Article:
African National Congress deputy president Cyril Ramaphosa. Picture: Motshwari Mofokeng.


Johannesburg - ANC deputy president Cyril Ramaphosa has downplayed the problems besieging the governing party.

He said talk that the ANC was facing a crisis in the wake of the Nkandla scandal and the launch of the Vote No campaign by some of its stalwarts, among others, was analysts’ and the media’s perceptions.

Ramaphosa said on Sunday only the voters would judge the party in the May 7 elections.

“What we are saying outside of the theatre of election is just speculation. It’s just analytical exercises. The final decider and arbiter is the people of our country.

“Like any other political party, the ANC has faced its own challenges (and) it has had great successes. In the end, like any other political organisation, it has waded its way through all these difficulties.

“The ANC has always emerged stronger, much stronger after an election, and that is what you are going to see.”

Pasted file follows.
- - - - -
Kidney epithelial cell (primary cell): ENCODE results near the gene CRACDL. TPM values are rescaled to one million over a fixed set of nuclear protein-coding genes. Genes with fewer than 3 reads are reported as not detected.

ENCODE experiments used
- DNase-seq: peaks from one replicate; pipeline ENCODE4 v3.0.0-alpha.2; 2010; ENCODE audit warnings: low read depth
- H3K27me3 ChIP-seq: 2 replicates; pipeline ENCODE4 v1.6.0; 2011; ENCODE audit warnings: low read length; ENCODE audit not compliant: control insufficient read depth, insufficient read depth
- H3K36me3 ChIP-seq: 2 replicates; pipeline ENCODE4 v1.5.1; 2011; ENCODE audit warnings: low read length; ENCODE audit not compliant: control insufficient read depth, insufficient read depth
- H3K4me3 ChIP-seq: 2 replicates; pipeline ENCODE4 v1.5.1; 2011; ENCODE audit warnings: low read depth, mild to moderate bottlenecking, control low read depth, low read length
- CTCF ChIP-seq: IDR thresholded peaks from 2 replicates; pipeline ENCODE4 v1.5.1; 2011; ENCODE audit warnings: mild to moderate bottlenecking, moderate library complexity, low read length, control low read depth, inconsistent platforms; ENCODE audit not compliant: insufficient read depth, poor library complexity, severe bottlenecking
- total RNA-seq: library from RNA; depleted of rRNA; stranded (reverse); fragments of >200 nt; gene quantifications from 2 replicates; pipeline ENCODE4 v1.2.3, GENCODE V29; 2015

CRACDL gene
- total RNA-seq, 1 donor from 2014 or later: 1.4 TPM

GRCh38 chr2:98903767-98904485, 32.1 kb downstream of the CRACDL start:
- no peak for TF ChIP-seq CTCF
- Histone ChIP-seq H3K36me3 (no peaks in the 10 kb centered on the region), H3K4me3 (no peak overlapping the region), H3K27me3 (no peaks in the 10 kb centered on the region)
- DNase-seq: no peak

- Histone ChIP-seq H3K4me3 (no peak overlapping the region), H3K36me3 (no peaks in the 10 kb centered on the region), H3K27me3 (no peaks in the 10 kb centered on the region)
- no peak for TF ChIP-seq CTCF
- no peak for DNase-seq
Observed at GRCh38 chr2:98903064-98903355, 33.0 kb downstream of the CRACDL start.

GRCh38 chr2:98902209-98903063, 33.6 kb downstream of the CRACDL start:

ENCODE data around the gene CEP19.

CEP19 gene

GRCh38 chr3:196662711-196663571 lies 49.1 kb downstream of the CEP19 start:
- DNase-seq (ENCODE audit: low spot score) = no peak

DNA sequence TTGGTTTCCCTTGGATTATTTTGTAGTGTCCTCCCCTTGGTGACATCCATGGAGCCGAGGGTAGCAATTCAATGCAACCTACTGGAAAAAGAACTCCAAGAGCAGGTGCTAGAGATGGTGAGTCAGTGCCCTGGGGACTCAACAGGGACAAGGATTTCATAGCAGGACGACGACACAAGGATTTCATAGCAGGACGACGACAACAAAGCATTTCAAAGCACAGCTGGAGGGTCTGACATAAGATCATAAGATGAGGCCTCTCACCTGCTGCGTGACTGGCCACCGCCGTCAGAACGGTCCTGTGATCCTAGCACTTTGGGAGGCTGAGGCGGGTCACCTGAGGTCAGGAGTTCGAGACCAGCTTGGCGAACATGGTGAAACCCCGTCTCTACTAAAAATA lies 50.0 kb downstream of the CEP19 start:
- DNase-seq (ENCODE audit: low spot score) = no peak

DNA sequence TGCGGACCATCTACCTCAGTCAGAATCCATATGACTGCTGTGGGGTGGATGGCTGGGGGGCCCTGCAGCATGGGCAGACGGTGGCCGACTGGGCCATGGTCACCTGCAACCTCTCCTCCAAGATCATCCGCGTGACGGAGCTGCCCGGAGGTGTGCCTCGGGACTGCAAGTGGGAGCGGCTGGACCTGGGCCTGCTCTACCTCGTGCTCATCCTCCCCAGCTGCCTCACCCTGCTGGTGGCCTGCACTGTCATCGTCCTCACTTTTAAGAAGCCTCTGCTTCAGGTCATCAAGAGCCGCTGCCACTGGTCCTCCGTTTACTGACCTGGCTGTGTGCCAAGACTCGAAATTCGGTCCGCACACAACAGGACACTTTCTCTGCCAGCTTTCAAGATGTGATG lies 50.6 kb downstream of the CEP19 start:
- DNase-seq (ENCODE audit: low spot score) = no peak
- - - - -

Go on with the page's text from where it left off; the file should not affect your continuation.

Ramaphosa dismissed ANC stalwarts Ronnie Kasrils and Nozizwe Madlala-Routledge’s Sidikiwe! Vukani! Vote No campaign in protest against corruption, saying it was bound to fail.

“They are now, out of desperation, embarking on ineffectual campaigns that will go nowhere. We will not be diverted by erstwhile (ANC) members who are angry (and) disappointed.

“We don’t believe that their campaign will take off. In fact, what they are trying to do is actually going to encourage more people to vote for the ANC. So their campaign is going to be counterproductive in the end.”

Ramaphosa was also asked about Deputy President Kgalema Motlanthe’s statements that the Nkandla scandal had hurt the ANC.

“That’s what the deputy president of the Republic said and I think you should go and ask him. Our view is that the Nkandla issue is being handled (and) we are proceeding with it. It has not reached its final point, where one can finally declare. So it’s still under management and is now in Parliament.”


On whether the ANC would gain a two-thirds majority in the elections, he said: “Without doubt, a two-thirds majority is in sight.”

The Star